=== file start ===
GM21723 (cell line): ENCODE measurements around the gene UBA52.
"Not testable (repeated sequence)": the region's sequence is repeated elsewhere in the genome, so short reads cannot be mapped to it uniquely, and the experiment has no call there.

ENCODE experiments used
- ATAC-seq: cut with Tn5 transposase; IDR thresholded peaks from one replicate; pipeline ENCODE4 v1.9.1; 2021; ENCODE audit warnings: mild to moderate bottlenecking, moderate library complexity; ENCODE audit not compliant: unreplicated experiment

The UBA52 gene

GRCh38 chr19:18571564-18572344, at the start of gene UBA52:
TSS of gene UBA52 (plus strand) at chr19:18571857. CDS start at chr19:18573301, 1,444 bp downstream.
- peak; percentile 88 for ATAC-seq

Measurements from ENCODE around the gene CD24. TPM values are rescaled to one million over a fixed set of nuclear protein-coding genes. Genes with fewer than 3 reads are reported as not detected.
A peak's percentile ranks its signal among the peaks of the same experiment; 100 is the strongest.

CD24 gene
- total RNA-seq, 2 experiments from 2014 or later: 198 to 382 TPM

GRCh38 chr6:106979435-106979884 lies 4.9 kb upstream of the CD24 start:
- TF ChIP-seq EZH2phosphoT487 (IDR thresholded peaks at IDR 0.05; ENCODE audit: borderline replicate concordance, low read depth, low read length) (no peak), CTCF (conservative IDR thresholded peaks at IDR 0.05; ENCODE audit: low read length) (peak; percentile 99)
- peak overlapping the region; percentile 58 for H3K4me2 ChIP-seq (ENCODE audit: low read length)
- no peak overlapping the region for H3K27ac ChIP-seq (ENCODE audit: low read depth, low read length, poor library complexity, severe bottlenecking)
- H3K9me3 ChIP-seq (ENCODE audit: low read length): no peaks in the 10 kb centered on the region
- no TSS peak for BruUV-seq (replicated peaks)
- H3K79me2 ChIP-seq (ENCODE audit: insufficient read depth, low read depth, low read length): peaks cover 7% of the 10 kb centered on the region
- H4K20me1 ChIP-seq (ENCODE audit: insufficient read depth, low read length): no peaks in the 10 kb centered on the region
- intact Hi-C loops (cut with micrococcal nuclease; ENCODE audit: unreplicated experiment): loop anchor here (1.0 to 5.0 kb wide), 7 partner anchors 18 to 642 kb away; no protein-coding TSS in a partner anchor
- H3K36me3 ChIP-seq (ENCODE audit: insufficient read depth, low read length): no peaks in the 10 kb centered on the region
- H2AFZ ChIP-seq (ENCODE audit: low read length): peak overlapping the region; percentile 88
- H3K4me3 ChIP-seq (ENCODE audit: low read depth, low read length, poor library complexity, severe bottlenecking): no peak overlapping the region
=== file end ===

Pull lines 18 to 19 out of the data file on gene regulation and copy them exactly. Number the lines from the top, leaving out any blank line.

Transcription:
- no TSS peak for BruUV-seq (replicated peaks)
- H3K79me2 ChIP-seq (ENCODE audit: insufficient read depth, low read depth, low read length): peaks cover 7% of the 10 kb centered on the region